The Pacific Ocean is the world’s deepest and largest ocean, covering approximately one-third of the globe’s surface. It may appear that an ocean of this size is unstoppable. The fragile ecology of the Pacific Ocean, on the other hand, is under threat all the way from Antarctica to the Arctic and from Asia to Australia to the Americas. In the vast majority of cases, human conduct is to blame. We have systematically devastated the Pacific’s fish supplies. We’ve used it as a dump – rubbish has been discovered in the Mariana Trench, the world’s deepest point at 11,000 metres below sea level.
The Pacific, like other oceans, is growing more acidic as we pump carbon dioxide into the atmosphere. It implies fish are losing their ability to see and smell, and sea invertebrates are having difficulty forming shells. The majority of the oxygen we inhale is produced by oceans. They control the weather, feed millions of people, and provide a source of money. As a result, we all benefit from oceans that are healthy and vibrant. We may also begin the lengthy process of conserving the Pacific by better comprehending the risks it faces.
The Menace of Ocean Plastic
Plastic waste of all sizes, from nanometres to metres, may be found in all major marine environments throughout the world. A small amount of this condenses into massive floating “trash patches,” the largest of which is located in the Pacific Ocean. Rivers transmit the majority of land-based plastic trash into the ocean. Only 20 rivers contribute two-thirds of worldwide plastic pollution to the ocean, with ten of them emptying into the northern Pacific. The Yangtze River in China, for example, which flows through Shanghai, dumps 1.5 million metric tonnes of trash into the Pacific’s Yellow Sea each year.
Plastic garbage in the water can take a variety of forms: it might sink, wash up on beaches, or float on the surface, carried by currents, wind, and waves. In the open ocean, five subtropical “trash patches” collect about 1% of all plastic waste. They’re generated by ocean circulation, which is influenced by fluctuating wind fields and the Earth’s rotation. There are two subtropical rubbish patches in the Pacific: one in the northern hemisphere and one in the southern. The northern accumulation region is divided into two sections: an eastern patch that runs between California and Hawaii and a western patch that runs eastward from Japan.
The North Pacific Subtropical Convergence Zone, which is located a few hundred kilometres north of Hawaii, connects these bands of whirling debris. Warm water from the South Pacific collides with cold water from the Arctic in this convergence zone. The zone functions as a highway, carrying trash from one patch to the next. The North Pacific Subtropical Gyre encompasses the whole Great Pacific Garbage Patch or Pacific trash vortex. The California Current, the North Equatorial Current, the Kuroshio Current, and the North Pacific Current are the four currents that make up the North Pacific Subtropical Gyre, which covers an area of 20 million square kilometres (7.7 million square miles). The middle of a gyre has a calm and steady atmosphere. The gyre’s round circulation pulls trash into the stable core, trapping it. Although much of the debris in the Great Pacific Garbage Patch is not biodegradable, it accumulates. Many plastics, for example, do not wear out; instead, the sun breaks down these plastics into tinier fragments which is known as Photodegradation. For many people, the concept of a “garbage patch” brings up thoughts of a floating island of junk. In truth, these patches are almost entirely made up of microplastics, which are microscopic particles of plastic. Microplastics are invisible to the human eye in some cases. The Great Pacific Garbage Patch’s microplastics can turn the sea into a cloudy soup. Larger objects, such as fishing gear and shoes, are tossed in with the soup. Furthermore, not all debris floats to the surface. Denser material can fall centimetres or even metres below the surface, making measuring the vortex’s size practically difficult. Synthetic fishing nets accounted up over half of the mass of the Great Pacific Garbage Patch, according to a 2018 study, which was mostly attributable to ocean current dynamics and increased fishing activity in the Pacific Ocean.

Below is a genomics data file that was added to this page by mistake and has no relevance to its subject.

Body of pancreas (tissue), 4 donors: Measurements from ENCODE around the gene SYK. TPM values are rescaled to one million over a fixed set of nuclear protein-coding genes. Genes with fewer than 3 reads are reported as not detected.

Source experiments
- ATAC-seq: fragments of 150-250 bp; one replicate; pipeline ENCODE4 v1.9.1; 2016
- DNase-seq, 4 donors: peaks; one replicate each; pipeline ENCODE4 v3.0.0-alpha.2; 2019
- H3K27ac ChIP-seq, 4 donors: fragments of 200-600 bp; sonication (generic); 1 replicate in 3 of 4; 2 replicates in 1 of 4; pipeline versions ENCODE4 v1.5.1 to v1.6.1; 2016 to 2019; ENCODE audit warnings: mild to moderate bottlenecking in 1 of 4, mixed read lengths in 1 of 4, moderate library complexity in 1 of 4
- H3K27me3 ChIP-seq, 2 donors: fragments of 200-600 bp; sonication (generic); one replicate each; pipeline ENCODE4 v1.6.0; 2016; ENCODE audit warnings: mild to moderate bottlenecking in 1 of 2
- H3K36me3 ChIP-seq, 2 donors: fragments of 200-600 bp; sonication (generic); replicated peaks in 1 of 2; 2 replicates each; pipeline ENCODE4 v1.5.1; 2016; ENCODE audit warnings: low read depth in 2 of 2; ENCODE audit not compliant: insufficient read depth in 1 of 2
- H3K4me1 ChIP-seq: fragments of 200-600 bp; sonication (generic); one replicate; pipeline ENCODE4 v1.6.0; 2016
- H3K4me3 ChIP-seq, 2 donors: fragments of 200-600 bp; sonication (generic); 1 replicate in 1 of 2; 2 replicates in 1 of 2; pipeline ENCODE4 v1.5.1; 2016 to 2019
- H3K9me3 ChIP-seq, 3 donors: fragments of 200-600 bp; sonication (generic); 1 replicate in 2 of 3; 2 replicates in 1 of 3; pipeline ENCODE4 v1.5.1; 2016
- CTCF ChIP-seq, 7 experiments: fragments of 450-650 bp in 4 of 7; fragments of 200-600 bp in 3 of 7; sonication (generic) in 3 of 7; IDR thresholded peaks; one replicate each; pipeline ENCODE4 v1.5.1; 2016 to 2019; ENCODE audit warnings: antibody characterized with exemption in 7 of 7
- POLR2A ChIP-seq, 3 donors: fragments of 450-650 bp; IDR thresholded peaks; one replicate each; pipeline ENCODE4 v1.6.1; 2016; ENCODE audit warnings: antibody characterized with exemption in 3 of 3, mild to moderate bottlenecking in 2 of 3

Marine Wildlife’s Worst Fear
Marine life is endangered by plastic trash in the waters. Animals can become entangled in trash such as discarded fishing nets, injuring or drowning them. When seals and other marine animals drown in these abandoned nets, the phenomenon is known as “ghost fishing.” When plastics degrade due to Photodegradation, colourants and compounds like Bisphenol A (BPA) are released, which have been connected to environmental and health issues.
Ingesting trash, such as microplastics less than five millimetres in diameter, can also affect wildlife. This plastic can restrict a creature’s mouth or build up in its stomach. Frequently, the animal endures a slow, painful death. Plastic bags, for example, are frequently mistaken for jelly, a favourite diet of loggerhead sea turtles. Albatrosses mistook plastic resin pellets for fish eggs and fed them to chicks, who died from hunger or organ rupture.
Microscopic algae and crustaceans, for example, can hitch a ride on floating trash and move thousands of miles across the oceans. This means they can be moved outside of their natural habitat and become invasive in new areas. The marine food web can be harmed by even marine detritus. Microplastics and other garbage that collect at the ocean’s surface block sunlight from reaching plankton and algae below. In the marine food chain, algae and plankton are the most common autotrophs or producers. The entire food web may shift if algae and plankton communities are endangered. Fish and turtles, which eat algae and plankton, will have fewer options. There will be less food for apex predators like tuna, sharks, and whales if the populations of such creatures decline. People will eventually have less access to fish, and it will become more expensive.